Based on a true story, Rabbit-proof Fence
moves with dignified grace from its joyful opening scenes to a conclusion that's moving beyond words. The title refers to a 1,500-mile fence separating outback desert from the farmlands of Western Australia. It's here, in 1931, that three aboriginal girls are separated from their mothers and transported to a distant training school, where they are prepared for assimilation into white society by a racist government policy. Gracie, Daisy, and Molly belong to Australia's "stolen generations", and this riveting film (based on the book
by Molly's daughter, Doris Pilkington Garimara) follows their escape and tenacious journey homeward, while a stubborn policy enforcer (Kenneth Branagh) demands their recapture.
Director Phillip Noyce chronicles their ordeal with gentle compassion, guiding his untrained, aboriginal child actors with a keen eye for meaningful expressions. Their performances evoke powerful emotions (subtly enhanced by Peter Gabriel's excellent score), illuminating a shameful chapter of Australian history while conveying our universal need for a true and proper home. --Jeff Shannon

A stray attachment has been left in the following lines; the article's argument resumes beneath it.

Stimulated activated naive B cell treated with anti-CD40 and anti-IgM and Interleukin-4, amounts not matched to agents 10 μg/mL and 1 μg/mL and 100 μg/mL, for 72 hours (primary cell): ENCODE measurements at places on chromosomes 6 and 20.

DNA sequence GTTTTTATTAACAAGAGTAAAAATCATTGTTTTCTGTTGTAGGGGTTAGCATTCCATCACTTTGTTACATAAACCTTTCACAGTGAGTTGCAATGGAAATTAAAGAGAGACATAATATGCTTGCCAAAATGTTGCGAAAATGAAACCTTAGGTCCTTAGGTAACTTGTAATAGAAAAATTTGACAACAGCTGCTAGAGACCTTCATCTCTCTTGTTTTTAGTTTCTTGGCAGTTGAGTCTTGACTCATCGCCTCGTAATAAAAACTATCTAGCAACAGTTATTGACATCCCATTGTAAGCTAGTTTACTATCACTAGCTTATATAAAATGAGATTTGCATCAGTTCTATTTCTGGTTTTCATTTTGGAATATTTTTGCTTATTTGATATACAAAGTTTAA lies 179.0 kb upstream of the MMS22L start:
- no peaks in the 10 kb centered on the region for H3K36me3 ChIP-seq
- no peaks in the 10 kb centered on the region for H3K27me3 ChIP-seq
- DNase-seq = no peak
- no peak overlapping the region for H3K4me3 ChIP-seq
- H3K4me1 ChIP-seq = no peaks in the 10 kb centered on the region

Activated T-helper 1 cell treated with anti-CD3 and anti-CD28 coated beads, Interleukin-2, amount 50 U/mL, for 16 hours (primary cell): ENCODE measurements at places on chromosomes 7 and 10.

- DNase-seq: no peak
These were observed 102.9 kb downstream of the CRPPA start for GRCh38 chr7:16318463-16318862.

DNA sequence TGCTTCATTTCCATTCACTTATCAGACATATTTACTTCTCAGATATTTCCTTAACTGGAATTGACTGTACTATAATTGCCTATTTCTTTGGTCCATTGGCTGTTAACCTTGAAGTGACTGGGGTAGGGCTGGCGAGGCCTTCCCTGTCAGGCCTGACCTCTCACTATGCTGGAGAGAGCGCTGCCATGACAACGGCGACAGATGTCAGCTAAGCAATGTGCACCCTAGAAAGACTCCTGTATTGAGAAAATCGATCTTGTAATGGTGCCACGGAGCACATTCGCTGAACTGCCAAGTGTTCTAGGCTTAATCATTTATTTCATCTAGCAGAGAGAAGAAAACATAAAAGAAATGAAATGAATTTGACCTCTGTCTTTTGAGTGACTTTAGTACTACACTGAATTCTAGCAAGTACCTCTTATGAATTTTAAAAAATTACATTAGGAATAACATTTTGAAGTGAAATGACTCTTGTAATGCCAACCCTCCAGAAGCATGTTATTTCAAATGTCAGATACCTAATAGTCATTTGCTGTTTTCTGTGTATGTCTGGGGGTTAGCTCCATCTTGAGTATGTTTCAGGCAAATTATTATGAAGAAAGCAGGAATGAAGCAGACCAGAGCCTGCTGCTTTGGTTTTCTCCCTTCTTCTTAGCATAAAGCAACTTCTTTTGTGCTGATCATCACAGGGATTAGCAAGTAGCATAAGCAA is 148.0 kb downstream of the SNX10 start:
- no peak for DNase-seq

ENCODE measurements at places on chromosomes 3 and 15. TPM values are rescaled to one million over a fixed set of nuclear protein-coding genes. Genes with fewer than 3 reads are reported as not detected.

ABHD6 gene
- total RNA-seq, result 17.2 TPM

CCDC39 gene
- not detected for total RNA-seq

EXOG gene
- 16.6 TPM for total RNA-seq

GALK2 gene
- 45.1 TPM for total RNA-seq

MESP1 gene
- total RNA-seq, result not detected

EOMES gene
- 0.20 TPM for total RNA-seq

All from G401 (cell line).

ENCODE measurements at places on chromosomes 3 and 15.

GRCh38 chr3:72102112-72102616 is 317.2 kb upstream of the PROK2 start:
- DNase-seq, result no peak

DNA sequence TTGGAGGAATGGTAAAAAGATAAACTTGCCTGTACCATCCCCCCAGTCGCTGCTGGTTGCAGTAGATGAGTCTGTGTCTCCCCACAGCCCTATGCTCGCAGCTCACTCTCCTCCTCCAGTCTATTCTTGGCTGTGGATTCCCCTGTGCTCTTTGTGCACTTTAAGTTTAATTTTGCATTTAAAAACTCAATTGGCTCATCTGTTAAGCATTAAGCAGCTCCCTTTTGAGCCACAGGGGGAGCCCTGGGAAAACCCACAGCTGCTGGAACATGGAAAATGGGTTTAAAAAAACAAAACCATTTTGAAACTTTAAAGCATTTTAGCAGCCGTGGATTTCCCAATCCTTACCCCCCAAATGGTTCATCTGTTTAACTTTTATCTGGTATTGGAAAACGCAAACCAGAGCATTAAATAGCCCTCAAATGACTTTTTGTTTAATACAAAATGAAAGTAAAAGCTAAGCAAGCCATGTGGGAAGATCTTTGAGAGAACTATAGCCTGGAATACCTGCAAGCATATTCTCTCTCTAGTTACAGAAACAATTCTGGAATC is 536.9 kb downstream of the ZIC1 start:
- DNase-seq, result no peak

During the most part of the early to mid 20th century, Australia's government policy was that mixed race Aboriginal children would be better off being brought up as white and so forcefully removed them from their homes to be trained as domestic servants. This film follows the true story of 3 such children; cousins Molly, Gracie and Daisy, who in 1931 found themselves being taken from their parents, sent to an institution and forced to forget their family and culture. However, Molly leads her 2 cousins in a daring escape across 1,500 miles of outback with no water and only the fence erected across the country to stop the epidemic of rabbits as a guide. Kenneth Branagh plays the government official charged with the return of the girls and the story is based on the book by Doris Pilkington, the neice of Daisy.